Brent Bozell

It was awarded the status of top news, the front page of The New York Times. Disney was telling its Miramax subsidiary that it could not distribute radical, Bush-loathing Michael Moore's new "mockumentary," titled "Fahrenheit 9-11." This report, like virtually all the news accounts surrounding Moore's upcoming film, seem to glide right around Moore's very obvious hatred of conservatives and his very checkered history of cinematic fact-mangling.
The first act of fact-mangling on this film may be this story of Disney censorship. In paragraph six of the Times story, we were given a Disney spokesman declaring they "advised both the agent and Miramax in May of 2003 that the film would not be distributed by Miramax."

  Stop right there. May of 2003?   This was not news to Michael Moore. This was not a story for page one ... or page 30. It's simply not "news," period. How to make it news? It appears the scoop was that Moore flack Ari Emanuel claimed he had a conversation with Disney chairman Michael Eisner, who said he feared all the Bush-bashing might endanger the company's tax breaks in Florida, since the state is led by Gov. Jeb Bush.

 Big news, right? Except Disney denies Eisner said this. Gov. Bush's office proclaimed the conspiracy theory "ludicrous." And Moore has a history of nutty accusations. So why on earth is the Times tooting Moore's horn?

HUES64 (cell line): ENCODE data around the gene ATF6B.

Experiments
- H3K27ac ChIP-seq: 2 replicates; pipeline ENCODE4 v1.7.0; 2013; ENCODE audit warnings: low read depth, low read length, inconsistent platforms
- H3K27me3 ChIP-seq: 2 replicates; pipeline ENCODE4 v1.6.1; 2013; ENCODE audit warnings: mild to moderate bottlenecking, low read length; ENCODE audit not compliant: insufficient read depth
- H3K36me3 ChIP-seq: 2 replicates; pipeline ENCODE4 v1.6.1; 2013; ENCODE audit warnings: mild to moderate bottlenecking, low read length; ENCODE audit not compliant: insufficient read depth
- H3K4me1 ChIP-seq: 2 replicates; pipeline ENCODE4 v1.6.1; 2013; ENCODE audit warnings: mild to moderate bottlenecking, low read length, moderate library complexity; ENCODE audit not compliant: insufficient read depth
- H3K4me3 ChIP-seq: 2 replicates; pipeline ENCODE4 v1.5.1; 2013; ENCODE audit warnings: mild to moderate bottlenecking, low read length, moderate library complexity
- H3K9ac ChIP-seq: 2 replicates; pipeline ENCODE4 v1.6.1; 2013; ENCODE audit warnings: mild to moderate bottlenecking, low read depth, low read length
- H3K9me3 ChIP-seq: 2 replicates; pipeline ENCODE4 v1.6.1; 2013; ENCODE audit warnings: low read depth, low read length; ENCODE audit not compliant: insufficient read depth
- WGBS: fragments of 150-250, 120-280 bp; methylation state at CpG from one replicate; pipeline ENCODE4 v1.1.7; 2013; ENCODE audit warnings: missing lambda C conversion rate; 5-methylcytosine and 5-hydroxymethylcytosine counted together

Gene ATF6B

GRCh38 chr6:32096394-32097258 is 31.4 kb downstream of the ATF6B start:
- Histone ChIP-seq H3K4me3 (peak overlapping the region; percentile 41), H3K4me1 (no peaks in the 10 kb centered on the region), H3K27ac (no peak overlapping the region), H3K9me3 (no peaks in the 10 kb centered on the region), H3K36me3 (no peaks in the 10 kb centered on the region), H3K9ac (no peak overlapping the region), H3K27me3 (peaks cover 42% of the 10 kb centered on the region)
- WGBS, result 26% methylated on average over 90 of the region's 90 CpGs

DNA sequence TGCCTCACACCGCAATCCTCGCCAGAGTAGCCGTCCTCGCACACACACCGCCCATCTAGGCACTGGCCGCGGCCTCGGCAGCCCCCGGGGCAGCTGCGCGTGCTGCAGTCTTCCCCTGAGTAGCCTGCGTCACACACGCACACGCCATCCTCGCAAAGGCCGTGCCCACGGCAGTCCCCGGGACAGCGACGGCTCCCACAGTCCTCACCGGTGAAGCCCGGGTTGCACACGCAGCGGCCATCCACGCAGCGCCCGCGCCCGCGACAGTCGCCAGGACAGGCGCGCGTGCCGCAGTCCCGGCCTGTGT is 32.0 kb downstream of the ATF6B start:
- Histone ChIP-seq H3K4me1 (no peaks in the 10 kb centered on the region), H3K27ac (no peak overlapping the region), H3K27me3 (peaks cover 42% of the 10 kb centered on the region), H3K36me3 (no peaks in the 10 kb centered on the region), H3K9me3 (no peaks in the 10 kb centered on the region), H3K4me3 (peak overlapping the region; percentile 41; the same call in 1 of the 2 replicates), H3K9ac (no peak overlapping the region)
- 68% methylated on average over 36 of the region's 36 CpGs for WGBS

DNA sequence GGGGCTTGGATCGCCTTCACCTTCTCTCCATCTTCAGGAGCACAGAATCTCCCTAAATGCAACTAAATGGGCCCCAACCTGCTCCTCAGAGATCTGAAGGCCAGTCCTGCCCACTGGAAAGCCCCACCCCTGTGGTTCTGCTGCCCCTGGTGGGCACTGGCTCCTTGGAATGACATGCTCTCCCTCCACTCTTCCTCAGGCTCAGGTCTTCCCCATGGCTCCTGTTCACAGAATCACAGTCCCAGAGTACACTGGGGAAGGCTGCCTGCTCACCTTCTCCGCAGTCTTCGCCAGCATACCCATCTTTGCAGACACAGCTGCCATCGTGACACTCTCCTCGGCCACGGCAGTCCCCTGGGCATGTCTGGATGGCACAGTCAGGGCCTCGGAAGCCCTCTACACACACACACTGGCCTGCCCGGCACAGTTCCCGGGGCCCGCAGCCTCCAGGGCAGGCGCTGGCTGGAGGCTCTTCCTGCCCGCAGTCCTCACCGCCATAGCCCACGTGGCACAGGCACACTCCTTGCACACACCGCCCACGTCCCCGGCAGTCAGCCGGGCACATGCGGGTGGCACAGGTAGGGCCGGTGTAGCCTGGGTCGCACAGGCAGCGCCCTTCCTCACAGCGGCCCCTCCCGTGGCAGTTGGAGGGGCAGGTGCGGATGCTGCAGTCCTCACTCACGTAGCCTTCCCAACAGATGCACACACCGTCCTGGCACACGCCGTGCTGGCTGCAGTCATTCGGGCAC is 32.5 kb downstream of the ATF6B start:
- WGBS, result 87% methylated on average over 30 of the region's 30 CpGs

The timing and theme of this story reek of Cheap Promotionalism. Why does this publicity debut match the eve of the film's debut at the Cannes Film Festival, where the European pseudo-sophisticates will no doubt laud all the butchered Bush-bashing? The title of Moore's film invites immediate comparison to "Fahrenheit 451," the 1953 Ray Bradbury science-fiction tale of firemen who don't fight fires but start fires burning books. The endlessly self-impressed Moore is no doubt suggesting that courageous leftist men of ideas are being censored by the ignorant and malignant post-9-11 trauma-exploiting Dubya Dynasty. Moore  needs this movie to be censored somehow, or else his tale of American oppression is empty. Some concocted conspiracy of censorship is now part of its marketing plan.

Brent Bozell

Founder and President of the Media Research Center, Brent Bozell runs the largest media watchdog organization in America.
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